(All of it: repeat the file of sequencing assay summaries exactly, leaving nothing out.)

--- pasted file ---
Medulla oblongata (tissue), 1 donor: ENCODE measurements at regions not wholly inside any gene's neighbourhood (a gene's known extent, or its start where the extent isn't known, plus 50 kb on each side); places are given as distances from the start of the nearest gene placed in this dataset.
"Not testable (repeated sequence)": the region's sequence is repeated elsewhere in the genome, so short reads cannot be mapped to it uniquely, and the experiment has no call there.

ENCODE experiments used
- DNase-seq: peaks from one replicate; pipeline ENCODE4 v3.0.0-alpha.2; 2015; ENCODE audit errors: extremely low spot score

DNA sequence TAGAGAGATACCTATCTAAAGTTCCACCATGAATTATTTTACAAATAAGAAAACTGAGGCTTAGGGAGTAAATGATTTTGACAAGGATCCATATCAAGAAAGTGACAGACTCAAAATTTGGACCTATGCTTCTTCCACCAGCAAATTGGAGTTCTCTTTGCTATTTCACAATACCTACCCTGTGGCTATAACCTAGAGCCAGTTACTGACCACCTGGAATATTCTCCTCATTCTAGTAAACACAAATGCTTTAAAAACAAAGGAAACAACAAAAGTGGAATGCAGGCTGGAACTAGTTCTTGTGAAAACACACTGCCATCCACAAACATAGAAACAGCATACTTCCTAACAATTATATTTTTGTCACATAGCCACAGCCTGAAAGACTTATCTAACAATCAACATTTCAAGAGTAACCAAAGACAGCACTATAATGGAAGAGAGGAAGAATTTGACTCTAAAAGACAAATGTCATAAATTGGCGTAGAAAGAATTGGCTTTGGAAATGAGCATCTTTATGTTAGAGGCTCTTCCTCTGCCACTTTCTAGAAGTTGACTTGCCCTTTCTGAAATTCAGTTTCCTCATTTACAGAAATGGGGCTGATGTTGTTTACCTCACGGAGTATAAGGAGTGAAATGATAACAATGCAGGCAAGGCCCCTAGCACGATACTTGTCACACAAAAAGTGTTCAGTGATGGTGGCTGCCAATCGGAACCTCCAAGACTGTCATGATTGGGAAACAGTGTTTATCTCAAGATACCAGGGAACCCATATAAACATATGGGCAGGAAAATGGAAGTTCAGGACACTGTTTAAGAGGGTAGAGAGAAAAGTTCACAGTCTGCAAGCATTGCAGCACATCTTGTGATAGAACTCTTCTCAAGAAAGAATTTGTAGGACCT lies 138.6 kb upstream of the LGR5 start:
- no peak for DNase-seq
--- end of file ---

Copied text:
Medulla oblongata (tissue), 1 donor: ENCODE measurements at regions not wholly inside any gene's neighbourhood (a gene's known extent, or its start where the extent isn't known, plus 50 kb on each side); places are given as distances from the start of the nearest gene placed in this dataset.
"Not testable (repeated sequence)": the region's sequence is repeated elsewhere in the genome, so short reads cannot be mapped to it uniquely, and the experiment has no call there.

ENCODE experiments used
- DNase-seq: peaks from one replicate; pipeline ENCODE4 v3.0.0-alpha.2; 2015; ENCODE audit errors: extremely low spot score

DNA sequence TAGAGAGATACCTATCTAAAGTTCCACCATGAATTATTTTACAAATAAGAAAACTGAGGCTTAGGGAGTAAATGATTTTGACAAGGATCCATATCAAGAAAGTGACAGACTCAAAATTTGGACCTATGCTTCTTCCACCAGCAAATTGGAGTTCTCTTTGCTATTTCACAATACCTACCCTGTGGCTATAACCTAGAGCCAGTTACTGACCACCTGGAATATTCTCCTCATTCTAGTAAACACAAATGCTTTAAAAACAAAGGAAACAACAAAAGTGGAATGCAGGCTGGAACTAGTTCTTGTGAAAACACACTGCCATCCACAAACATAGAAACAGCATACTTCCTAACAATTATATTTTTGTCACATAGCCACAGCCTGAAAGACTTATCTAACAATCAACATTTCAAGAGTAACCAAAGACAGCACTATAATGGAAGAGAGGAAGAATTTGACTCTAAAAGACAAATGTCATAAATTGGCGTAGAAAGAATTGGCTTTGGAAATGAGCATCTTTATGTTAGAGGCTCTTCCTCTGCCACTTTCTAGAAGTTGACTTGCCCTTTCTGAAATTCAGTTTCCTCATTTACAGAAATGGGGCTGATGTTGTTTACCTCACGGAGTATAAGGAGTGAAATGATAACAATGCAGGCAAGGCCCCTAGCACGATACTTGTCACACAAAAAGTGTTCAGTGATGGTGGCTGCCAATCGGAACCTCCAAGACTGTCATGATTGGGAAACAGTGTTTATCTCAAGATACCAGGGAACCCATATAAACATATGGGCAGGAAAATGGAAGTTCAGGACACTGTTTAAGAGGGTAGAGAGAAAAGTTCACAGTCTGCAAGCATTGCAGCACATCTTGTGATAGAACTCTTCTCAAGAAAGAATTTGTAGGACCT lies 138.6 kb upstream of the LGR5 start:
- no peak for DNase-seq